West Teignmouth is the port and principal seat of business. It had risen to some importance at an early period, having sent members to a great council in the reign of Edward I., and contributed seven ships, with 120 men, towards the expedition against Calais, in 1347. The town, with its quay and dockyard, situated on the curve formed by the sudden expansion of the river, is irregularly built; the principal streets are neatly paved, and lighted with gas. A post-road through it from Exeter to Torquay is continued by a modern bridge over the Teign, said to be the longest in England, and which is constructed of wood and iron, with a drawbridge at one end for the passage of vessels. A quay was formed in 1820, by G. Templer, Esq.; and in a small dockyard here, sloops of war and vessels of upwards of 200 tons’ burthen have been built. The harbour is safe and commodious, though somewhat difficult to enter, on account of a moveable bar or sand bank, which shifts with the wind. In the middle of the last century, a large number of vessels, of from 50 to 200 tons’ burthen each, were employed in the trade with Newfoundland, and some business of this description is still carried on; coal and culm are imported in large quantities, and the home fishery at present occupies a considerable number of the inhabitants. By means of a tramroad and a canal, which latter joins the Teign at Newton-Abbott, and is navigable thence to the sea at Teignmouth, a communication has been effected with the granite-quarries at Haytor and the clay-pits of Bovey, which greatly facilitates the export of granite and pipe and potters’ clay. The Teignmouth and Exeter portion of the South Devon railway was opened in May 1846.
A grant of a market and a fair was obtained in the reign of Henry III., by the Dean and Chapter of Exeter, for East Teignmouth, where is a commodious markethouse, which belongs to the Earl of Devon, lord of the manor. The market is on Saturday, principally for provisions; and fairs are held on the third Tuesday in January, the last Tuesday in February, and the last Tuesday in September. The government of West Teignmouth is vested in a portreeve, who is annually elected by a jury of twelve, at a court leet and baron held by Lord Clifford, lord of the manor; at which court also a townclerk, four constables, two bailiffs, and other officers are appointed. In East Teignmouth, a reeve and two constables are elected by the court there, and two constables by the parish. East Teignmouth comprises 530a. 3r. 1p.: the living is a perpetual curacy; net income, £127; patron, the Vicar of Dawlish; appropriators, the Dean and Chapter of Exeter: the great tithes have been commuted for £50, and those of the perpetual curate for £90. The church, which is dedicated to St. Michael, was almost rebuilt in 1821. The living of West Teignmouth is a vicarage, in the gift of the Incumbent of Bishop’s-Teignton: the impropriate tithes have been commuted for £13, and the vicarial for £157. The church, which is dedicated to St. James, is a spacious modern octagonal structure, with a tower at the west side, and surmounted in the centre by a lantern. There are places of worship for Baptists, Independents, and Calvinistic Methodists. Teignmouth confers the title of Baron on the family of Shore.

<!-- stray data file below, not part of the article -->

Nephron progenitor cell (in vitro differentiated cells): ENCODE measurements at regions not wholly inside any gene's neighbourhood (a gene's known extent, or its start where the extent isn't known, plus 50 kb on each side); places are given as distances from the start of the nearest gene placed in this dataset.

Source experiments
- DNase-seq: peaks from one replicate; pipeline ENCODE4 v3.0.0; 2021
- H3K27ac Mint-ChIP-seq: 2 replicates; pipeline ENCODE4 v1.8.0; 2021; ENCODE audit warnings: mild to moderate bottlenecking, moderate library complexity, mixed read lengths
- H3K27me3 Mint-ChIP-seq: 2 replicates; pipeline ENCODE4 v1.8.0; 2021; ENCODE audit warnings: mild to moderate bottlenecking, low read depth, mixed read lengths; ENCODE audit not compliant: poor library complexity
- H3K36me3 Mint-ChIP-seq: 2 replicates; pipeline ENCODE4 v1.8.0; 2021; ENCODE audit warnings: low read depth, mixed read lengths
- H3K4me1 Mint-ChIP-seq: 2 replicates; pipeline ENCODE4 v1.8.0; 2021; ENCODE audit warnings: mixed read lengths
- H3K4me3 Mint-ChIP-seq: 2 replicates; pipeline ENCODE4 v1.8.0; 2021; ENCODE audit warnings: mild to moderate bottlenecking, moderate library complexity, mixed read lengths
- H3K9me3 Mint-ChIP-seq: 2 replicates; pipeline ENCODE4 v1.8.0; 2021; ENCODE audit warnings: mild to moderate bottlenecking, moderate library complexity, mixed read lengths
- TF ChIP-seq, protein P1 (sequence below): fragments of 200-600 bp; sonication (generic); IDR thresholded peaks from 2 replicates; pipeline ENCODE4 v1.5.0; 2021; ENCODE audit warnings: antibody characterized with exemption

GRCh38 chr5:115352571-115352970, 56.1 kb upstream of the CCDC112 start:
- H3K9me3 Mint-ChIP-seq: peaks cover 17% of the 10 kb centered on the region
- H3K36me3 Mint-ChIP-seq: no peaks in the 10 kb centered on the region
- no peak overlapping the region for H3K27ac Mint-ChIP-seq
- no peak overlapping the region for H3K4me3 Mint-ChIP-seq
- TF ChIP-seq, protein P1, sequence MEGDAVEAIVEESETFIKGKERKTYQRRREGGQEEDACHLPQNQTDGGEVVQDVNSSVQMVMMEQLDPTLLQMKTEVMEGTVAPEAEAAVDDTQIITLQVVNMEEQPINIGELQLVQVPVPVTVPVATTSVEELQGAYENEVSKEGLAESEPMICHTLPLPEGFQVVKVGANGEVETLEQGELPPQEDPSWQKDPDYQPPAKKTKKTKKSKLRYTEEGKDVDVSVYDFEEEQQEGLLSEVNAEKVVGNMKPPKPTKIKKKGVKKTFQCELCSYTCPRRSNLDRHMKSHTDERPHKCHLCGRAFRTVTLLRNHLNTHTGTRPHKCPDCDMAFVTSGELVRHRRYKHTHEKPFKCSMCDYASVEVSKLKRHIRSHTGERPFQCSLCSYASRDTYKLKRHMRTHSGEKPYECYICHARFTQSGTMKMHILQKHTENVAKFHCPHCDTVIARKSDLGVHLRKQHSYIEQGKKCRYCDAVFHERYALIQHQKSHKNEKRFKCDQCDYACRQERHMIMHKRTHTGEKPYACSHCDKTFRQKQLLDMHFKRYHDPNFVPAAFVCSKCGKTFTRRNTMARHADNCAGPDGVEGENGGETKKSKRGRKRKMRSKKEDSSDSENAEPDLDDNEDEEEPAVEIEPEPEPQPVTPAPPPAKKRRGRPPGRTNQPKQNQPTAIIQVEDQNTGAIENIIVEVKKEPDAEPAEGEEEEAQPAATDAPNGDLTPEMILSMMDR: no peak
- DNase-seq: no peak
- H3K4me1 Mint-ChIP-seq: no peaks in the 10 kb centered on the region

Source: A Topographical Dictionary of England by Samuel Lewis 1848
Records for England
Births and Baptism Records
War and Conflict
- County: Devon
- Civil Registration District: Newton Abbot
- Probate Court: Court of the Peculiars of the Bishop of Exeter (Episcopal Consistory)
- Diocese: Exeter
- Rural Deanery: Pre-1848 - None, Post-1847 - Kenn
- Poor Law Union: Newton Abbot
- Hundred: Exminster
- Province: Canterbury